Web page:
As tuition and student fees at U.S. colleges and universities have risen sharply over the past decade, Nassirian said it would be difficult to use Full Sail as an example of schools can provide affordable, high-quality education in a down economy.
Full Sail’s video game arts program, for instance, saw 14 percent of its students graduate last year. A degree in video game arts would cost $81,000. While other Full Sail programs have higher completion rates, all of its programs are many times more expensive than nonprofit and public universities.
“Full Sail is a cure worse than the disease, because it vastly outstrips costs in every way,” Nassirian said. “And the issue is not necessarily that it’s expensive—sometimes paying a little extra is well worth it. It’s that [Full Sail] is extremely expensive and has a fairly miserable track record when it comes to outcomes.”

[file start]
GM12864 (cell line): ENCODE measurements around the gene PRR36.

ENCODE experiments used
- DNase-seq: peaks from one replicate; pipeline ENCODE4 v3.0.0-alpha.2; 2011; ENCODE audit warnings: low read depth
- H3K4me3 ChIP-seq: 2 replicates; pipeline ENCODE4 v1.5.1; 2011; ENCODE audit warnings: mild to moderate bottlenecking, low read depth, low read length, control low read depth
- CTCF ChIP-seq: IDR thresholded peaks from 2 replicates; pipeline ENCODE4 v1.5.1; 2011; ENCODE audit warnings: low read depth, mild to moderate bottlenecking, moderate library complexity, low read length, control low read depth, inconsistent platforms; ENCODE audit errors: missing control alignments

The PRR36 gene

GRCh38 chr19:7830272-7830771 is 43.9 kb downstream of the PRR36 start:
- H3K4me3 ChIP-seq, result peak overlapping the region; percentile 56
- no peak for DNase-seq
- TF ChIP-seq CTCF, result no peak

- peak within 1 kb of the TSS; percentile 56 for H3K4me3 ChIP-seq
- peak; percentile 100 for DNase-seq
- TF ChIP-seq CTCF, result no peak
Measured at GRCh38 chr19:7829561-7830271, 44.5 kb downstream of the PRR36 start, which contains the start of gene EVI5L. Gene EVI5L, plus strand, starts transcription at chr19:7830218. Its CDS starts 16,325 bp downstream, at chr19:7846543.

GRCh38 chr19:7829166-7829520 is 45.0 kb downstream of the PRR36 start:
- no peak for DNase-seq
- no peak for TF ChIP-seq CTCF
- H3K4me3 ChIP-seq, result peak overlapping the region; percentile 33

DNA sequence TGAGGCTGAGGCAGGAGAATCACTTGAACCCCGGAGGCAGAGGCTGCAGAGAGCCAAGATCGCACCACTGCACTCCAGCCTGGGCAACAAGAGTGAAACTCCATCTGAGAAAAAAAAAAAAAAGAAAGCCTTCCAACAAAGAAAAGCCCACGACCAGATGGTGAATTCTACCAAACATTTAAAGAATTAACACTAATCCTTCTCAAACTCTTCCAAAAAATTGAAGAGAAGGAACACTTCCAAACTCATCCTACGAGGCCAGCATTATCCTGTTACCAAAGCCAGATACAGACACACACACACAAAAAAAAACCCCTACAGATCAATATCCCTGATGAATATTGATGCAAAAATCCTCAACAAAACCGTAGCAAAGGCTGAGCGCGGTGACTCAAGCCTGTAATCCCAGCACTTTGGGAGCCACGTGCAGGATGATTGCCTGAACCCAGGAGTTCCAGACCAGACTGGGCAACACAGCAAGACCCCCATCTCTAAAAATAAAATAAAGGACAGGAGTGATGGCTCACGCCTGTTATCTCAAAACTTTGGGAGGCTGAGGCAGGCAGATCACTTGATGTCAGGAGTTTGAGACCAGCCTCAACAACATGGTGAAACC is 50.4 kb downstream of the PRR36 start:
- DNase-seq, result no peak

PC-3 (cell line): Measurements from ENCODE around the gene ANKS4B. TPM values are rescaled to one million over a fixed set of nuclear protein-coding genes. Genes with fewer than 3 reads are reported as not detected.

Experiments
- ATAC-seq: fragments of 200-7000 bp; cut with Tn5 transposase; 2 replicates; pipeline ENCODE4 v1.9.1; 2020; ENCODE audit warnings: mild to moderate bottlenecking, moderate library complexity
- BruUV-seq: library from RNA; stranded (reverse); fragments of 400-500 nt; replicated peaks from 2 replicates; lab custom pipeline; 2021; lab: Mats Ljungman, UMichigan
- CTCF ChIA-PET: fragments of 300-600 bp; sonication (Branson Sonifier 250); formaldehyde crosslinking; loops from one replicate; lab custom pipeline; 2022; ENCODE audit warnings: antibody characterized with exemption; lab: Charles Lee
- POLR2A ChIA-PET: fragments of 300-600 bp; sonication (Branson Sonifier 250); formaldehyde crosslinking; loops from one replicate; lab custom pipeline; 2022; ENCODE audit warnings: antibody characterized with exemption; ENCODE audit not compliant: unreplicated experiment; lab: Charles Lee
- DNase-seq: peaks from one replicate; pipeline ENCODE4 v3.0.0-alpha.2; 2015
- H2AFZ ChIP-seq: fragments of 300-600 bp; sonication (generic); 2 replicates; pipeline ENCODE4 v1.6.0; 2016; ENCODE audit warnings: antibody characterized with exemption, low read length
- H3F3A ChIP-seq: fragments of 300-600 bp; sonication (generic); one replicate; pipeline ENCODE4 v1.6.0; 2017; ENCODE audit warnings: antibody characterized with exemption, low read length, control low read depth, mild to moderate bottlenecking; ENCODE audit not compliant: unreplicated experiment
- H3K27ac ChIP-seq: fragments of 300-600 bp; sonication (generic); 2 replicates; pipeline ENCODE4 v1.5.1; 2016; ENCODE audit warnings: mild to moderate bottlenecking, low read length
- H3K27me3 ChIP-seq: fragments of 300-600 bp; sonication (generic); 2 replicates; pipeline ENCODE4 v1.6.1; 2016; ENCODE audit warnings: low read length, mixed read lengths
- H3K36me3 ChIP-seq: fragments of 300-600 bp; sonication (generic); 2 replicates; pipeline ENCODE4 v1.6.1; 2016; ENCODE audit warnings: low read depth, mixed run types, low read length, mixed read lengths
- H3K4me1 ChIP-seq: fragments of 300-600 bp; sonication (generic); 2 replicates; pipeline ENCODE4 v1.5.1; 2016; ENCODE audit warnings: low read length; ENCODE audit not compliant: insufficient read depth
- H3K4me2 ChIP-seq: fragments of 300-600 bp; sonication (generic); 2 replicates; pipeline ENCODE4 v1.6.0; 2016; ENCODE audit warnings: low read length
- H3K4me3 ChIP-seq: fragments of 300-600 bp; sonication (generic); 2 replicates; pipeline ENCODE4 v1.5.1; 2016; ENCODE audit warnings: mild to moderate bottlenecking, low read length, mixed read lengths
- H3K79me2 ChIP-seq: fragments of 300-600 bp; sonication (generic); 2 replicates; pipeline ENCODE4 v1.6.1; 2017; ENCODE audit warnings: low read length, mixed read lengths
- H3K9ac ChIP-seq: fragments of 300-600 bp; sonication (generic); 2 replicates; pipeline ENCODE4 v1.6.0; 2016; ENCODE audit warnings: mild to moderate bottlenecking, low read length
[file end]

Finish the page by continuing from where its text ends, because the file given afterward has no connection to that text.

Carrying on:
Saenz said he knew a film degree from Full Sail—a school specializing in film, video game development, sports management, and a laundry list of related fields—would cost $75,000. His post-graduation loan payments, however, leave little leeway in his monthly expenses.
“My student loan payments are surprisingly high. It is very stressful thinking about the fact that I will have to make high payments every month for a long period of time, but at the end of the day, it was my decision to get a degree,” Saenz said.
Dissatisfaction with Full Sail sparked a website called Full Sail Review, which seeks to advise prospective students before they commit to attending the for-profit university. The site rails against the school for deceptive recruitment practices and the poor quality of Full Sail’s online course selection, among other complaints.